Enzymes are proteins in cells that perform biochemical reactions. Most of the DNA on the chromosome is copied by enzymes called DNA polymerases. DNA polymerases make a new linear piece of DNA (a daughter strand) using the original DNA (the parental strand) as a template and can only move in one direction. These enzymes require a primer, a small piece of RNA, in order to start adding new bases (the building blocks of DNA). The RNA is removed leaving a piece of parental DNA at the end of the chromosome that has not been copied. This is why sequences are lost each time the DNA is replicated. This inability of DNA polymerases to copy the end of the DNA molecule is known as the end replication problem.
As discussed above, telomeres also act to confer stability on chromosome ends. Mutations in DNA damage response genes, such as the tumor suppressor p53, may prevent a cell from responding appropriately to shortened telomeres that are seen by the cell as DNA damage. In this scenario the cell is unable to sense or repair the damage. As a consequence, continued cellular divisions occur without chromosome caps. This, in turn, leads to elevated chromosome instability resulting in chromosome rearrangements (mutations). This high level of instability, driven by critically short telomeres, has been observed in human tumors and is thought to actually contribute to, and even promote, tumor formation by increasing the rate at which tumor promoting mutations are acquired.5-7
Articles Discussing Telomere Loss of Function as a Tumor Promoting Event
L. Chin, S.E. Artandi, Q. Shen, A. Tam, S.L. Lee, G.J. Gottlieb, C.W. Greider and R.A. DePinho. p53 deficiency rescues the adverse effects of telomere loss and cooperates with telomere dysfunction to accelerate carcinogenesis, Cell 97 (1999) 527-538.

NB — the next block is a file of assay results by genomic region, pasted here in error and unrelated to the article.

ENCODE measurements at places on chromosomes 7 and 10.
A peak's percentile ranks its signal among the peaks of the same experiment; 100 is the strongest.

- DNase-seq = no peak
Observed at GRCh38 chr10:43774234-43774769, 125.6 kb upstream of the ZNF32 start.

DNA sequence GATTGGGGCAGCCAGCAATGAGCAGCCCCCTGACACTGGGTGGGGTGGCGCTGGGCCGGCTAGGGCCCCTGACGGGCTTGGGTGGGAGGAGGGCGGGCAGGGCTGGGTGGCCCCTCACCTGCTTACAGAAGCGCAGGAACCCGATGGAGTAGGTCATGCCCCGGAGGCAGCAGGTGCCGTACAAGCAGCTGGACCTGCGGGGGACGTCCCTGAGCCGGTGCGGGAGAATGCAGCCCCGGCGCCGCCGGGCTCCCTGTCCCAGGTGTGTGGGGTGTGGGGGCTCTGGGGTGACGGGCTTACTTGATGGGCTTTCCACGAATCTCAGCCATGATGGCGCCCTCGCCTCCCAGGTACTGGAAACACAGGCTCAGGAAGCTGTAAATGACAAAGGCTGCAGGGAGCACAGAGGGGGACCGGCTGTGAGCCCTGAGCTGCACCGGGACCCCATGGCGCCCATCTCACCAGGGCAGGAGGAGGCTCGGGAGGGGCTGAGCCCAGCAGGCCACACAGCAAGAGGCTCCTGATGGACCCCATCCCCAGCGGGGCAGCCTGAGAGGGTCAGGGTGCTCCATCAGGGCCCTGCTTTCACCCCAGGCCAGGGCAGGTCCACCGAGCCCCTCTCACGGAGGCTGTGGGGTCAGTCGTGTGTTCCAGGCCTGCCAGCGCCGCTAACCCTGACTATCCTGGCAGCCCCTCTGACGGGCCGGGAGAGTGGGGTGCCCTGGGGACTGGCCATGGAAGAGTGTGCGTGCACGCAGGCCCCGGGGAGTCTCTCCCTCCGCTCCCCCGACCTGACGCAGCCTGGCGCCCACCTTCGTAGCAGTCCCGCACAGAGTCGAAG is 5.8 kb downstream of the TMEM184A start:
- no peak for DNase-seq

R.A. DePinho and K. Polyak Cancer chromosomes in crisis, Nat Genet 36 (2004) 932-934.
Chin, K., de Solorzano, C. O., Knowles, D., Jones, A., Chou, W., Rodriguez, E. G., Kuo, W. L., Ljung, B. M., Chew, K., Myambo, K., Miranda, M., Krig, S., Garbe, J., Stampfer, M., Yaswen, P., Gray, J. W., and Lockett, S. J. In situ analyses of genome instability in breast cancer, Nat Genet (2004), 36(9), 984-988.
From the discussion above it is clear that telomeres play a central role in cancer formation. Ultimately, for a tumor to continue to grow the cell(s) must circumvent the telomere length-dependent limitation on continual cellular division and the ensuing rampant chromosome instability. In most carcinomas, this is achieved through the action of an enzyme called telomerase.8 Telomerase is composed of a catalytic reverse transcriptase subunit and an RNA template molecule.9 Telomerase is able to add sequences directly on to the end of the DNA molecule causing the telomeres to become longer. Telomerase is normally active in the germline (egg and sperm) thereby ensuring that each generation starts life with telomeres of the appropriate length. But during development and early life telomerase is turned off in many cells. This leads to the replication associated loss of DNA from chromosome ends and contributes to aging. Experiments have demonstrated that forced expression of telomerase is sufficient to confer replicative immortality on human cells. Importantly, these cells are not tumorigenic, but they are capable of unlimited cell division. Because telomerase is activated in many carcinomas, significant effort has been expended to determine the molecular mechanisms that regulate telomerase activity and to validate telomerase inhibition as an anticancer strategy.10
Telomerase is the enzyme that helps to copy the telomeres at the very ends of the chromosomes. It does this by adding DNA on the end of the parental strand, in the opposite direction from that of DNA polymerases. Because there is no parental molecule to copy telomerase uses an RNA molecule that is part of the enzyme as the template. The end result is that the parental molecule is extended thereby balancing sequence lost due to the end-replication problem.
The DNA sequences that comprise genes code for specific proteins. This DNA is first copied into RNA in a process called transcription. The RNA is then copied into a protein in a process called translation. Because DNA is being made from RNA, rather than the more usual DNA to RNA to protein pathway, the polymerase that makes the DNA is called a reverse trascriptase.
Telomerase activity in germline ensures that every generation starts life with the right size chromosomes. Tumor formation requires mutation in a number of cellular pathways. Some of these mutations lead to activation of growth promoting pathways while others result in the loss of growth inhibiting pathways. By turning off telomerase and limiting the number of divisions most cells can undergo a strong barrier to tumor formation is put in place because this is another pathway that must be activated.